The Callas connection continues for gay men

February 23, 1997|By GLENN MCNATT

THE BALTIMORE premiere of playwright Terrence McNally's "The Lisbon Traviata" at Everyman Theatre last week provided yet another reminder that the gay cult of Maria Callas continues apace.

In McNally's play, four gay men struggle to come to terms with the frustration they experience in love and relationships. The title refers to a legendary performance of Verdi's "La Traviata" that Callas recorded in Lisbon late in her career, and one character's search for that cult object sets the dramatic action in motion.

Callas, one of the greatest operatic figures of the second half of the 20th century, also figured prominently in the 1993 movie "Philadelphia." Thus, theatergoers may be forgiven for suspecting it's no accident that both "The Lisbon Traviata" and "Philadelphia" deal with the alienation of vulnerable gay men. The connection is made quite explicit in both the play and the movie.

What is the relationship between gayness, opera and the cult of Maria Callas?

One of the best discussions of the subject appears in Yale professor Wayne Koestenbaum's 1994 coming-out-of-the-closet book, "The Queen's Throat." Subtitled "Opera, Homosexuality and the Mystery of Desire," Koestenbaum's work -- part memoir, part gay manifesto, part confessional -- dismisses the genteel fiction that gay men's affinity for opera is purely coincidental.

On the contrary, Koestenbaum asserts, gay men are attracted to opera precisely because its extravagant displays of emotion and willfulness express a secret realm of feeling denied them in the "straight" world.

Callas -- in her life and art the supreme exemplar of that extravagance, and of the terrible price it exacts from those who indulge it -- is a gay icon because she willed her art into being out of terrible private suffering and made that suffering public.

"Callas [made] us sick of camouflage," Koestenbaum writes. "After hearing Callas, who could tolerate the closet? And yet the evidence of Callas' broken spirit makes us nostalgic for the closet. Maybe, for a moment, we want to step back in."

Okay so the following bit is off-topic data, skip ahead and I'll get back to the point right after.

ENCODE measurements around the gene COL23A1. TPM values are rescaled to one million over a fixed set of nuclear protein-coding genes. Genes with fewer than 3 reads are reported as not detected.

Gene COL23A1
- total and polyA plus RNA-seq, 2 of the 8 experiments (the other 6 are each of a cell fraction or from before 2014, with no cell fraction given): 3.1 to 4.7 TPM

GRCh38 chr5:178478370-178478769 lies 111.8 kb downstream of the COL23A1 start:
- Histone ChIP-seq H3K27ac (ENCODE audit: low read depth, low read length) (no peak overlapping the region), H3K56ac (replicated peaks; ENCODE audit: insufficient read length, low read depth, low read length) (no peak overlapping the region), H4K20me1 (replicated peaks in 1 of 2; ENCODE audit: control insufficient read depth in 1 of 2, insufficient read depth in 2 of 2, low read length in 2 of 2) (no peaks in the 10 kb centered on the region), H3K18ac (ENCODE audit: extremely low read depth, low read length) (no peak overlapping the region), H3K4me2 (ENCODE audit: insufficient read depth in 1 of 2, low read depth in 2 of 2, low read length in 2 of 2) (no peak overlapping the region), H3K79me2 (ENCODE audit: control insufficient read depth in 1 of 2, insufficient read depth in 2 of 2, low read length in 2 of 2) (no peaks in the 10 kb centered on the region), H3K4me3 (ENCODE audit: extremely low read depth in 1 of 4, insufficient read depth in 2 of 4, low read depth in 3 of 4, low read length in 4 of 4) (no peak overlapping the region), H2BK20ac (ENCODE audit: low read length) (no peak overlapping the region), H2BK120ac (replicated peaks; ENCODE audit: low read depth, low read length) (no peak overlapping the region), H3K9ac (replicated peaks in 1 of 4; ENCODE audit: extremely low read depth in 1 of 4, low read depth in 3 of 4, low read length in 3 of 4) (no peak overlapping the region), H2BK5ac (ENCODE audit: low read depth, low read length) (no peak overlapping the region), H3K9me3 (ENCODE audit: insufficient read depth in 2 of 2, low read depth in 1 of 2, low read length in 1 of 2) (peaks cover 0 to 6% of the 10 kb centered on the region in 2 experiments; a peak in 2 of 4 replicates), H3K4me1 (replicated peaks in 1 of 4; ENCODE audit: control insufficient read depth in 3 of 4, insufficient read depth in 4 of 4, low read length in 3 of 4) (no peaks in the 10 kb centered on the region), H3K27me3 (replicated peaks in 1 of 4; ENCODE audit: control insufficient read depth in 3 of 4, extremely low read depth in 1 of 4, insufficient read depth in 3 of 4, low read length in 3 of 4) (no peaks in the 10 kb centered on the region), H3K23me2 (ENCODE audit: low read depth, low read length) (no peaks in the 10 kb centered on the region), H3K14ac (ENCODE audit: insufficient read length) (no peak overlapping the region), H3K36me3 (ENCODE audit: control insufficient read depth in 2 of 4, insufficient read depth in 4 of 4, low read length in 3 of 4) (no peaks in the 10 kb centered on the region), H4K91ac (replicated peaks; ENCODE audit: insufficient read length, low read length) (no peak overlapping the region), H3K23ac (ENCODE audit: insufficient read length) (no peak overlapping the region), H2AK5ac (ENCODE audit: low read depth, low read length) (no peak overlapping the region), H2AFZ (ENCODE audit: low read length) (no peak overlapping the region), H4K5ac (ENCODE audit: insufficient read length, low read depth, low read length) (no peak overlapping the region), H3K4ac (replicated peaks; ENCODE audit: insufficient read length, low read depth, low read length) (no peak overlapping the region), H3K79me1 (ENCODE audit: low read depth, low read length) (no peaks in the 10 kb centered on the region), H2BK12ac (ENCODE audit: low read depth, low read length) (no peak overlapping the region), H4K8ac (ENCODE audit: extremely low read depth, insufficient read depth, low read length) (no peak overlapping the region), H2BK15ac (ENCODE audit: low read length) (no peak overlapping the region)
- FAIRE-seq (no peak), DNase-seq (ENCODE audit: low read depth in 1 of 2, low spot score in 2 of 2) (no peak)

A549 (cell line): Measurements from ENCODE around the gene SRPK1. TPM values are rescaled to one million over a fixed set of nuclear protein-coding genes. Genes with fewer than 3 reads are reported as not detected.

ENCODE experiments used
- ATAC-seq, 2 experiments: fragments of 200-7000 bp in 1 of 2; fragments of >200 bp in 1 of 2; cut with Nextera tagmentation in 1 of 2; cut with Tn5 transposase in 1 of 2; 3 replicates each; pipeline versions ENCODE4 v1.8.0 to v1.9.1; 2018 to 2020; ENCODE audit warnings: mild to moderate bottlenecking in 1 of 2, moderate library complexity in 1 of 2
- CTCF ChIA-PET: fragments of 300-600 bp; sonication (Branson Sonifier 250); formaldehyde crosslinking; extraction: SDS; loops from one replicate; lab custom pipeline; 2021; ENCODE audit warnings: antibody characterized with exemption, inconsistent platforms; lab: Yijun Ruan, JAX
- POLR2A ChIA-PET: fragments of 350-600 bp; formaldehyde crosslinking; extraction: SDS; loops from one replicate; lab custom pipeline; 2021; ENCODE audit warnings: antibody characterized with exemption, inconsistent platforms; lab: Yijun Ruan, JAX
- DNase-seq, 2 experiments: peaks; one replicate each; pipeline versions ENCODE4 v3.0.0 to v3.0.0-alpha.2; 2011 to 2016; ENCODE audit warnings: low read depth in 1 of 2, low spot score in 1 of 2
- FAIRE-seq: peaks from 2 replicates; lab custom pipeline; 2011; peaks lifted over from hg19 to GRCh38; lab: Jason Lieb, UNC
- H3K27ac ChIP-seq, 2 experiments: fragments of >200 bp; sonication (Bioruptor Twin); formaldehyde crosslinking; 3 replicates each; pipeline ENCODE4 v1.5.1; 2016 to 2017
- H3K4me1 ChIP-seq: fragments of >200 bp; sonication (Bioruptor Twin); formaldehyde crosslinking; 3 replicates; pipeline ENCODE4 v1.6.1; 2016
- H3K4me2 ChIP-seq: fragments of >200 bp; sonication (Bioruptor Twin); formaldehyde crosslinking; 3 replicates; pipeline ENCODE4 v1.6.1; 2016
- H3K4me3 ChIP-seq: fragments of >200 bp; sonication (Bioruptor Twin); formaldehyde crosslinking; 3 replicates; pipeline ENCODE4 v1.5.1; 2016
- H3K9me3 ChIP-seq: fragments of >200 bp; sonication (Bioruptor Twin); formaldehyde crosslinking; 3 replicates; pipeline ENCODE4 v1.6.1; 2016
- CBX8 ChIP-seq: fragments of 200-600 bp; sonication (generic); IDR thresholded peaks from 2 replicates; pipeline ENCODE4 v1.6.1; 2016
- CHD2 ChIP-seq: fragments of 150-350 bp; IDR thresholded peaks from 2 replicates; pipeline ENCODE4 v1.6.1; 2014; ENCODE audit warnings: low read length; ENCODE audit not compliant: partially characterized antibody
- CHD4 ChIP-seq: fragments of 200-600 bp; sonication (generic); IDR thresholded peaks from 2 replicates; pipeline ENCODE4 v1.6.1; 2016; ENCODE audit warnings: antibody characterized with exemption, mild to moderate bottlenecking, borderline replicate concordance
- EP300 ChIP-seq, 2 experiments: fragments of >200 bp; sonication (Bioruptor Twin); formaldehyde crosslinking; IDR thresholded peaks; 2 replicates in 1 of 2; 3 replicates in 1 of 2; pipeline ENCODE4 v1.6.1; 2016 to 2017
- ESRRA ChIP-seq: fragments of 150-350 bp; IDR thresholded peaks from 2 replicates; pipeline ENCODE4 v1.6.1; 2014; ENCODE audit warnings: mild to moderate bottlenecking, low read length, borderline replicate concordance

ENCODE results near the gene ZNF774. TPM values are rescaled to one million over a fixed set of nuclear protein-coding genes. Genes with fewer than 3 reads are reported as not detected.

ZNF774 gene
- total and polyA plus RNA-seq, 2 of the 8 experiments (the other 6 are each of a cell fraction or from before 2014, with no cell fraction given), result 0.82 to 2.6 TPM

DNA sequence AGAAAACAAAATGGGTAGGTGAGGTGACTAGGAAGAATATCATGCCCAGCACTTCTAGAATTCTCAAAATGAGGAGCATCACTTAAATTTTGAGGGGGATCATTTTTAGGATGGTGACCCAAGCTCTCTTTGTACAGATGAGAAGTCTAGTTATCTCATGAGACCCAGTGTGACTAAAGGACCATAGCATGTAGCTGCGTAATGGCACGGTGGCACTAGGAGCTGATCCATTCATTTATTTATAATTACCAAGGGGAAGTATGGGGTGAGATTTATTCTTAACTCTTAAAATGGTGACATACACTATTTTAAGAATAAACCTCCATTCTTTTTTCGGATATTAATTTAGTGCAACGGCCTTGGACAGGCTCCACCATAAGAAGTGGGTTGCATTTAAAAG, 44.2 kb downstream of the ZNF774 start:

The feminist critic Catherine Clement, whose book "Opera, or the Undoing of Women" argued that opera is the musical representation of male domination of women, bluntly expressed

the straight world's impatience with the gay cult of Callas.

"Come on, men, shut up," she wrote. "You are living off her. Leave this woman alone, whose job it was to wear gracefully your repressed homosexual fantasies."

But Koestenbaum, who wonders what harm his adoration of Callas does anyone, interprets the complaint as yet another veiled homophobic attack.

"To demand that I renounce my veneration is to suggest the desirability of erasing what makes me gay," he writes.

"Gays are considered a dispensable population. Listening to Callas, we become less dispensable: we find a use, a reflection, an elevation. For political, ethical, combative, and ineluctable reasons, I consider my interest in Callas to be a piece of my sexual and cultural identity."

Koestenbaum goes on to list some of those reasons. For one, he says, Callas was simply "the best," and gay men "need to like the best."

"We have been considered the dregs," he writes, "and so we have constructed hierarchies of taste in which -- sometimes against reason -- we elevate certain stars to the summit."

Gay men love Callas, Koestenbaum argues, because of, rather than in spite of, her vocal and physical flaws.

Callas' voice wobbled on high notes and her middle register sounded as if she were singing into a bottle. She was so nearsighted she couldn't see the conductor's cues and, at the beginning of her career, at least, she was so overweight even by the standards of opera divas that the critics ridiculed her appearance on stage.

Yet through sheer force of will she overcame all these handicaps to win recognition as a supreme artist. Thus she proved what Koestenbaum called "the value of expressivity over loveliness."

"Callas' unattractive sounds forced her audience to reevaluate the difference between the beautiful and the grotesque," he writes. "Through error, she seems to implore: 'Art is punishment, and I am vulnerable. Have you ever been exposed, opened up in public? Find the parallels in your life to this almost unacceptable note that will make the audience hiss.' "

Callas is a gay icon, too, because she celebrated female wrath and willfulness and because such behavior so wholeheartedly exceeded the bounds of acceptable gender behavior of her era.

"Displays of masculine power," Koestenbaum writes, "are alienating and depressing (they reflect patriarchy's sway), but displays of feminine power show the universe executing an about-face. [Callas'] vengeful volleys give us courage, and inspire us as we struggle to be open and not closed, serene and not erased, human and not degenerate."

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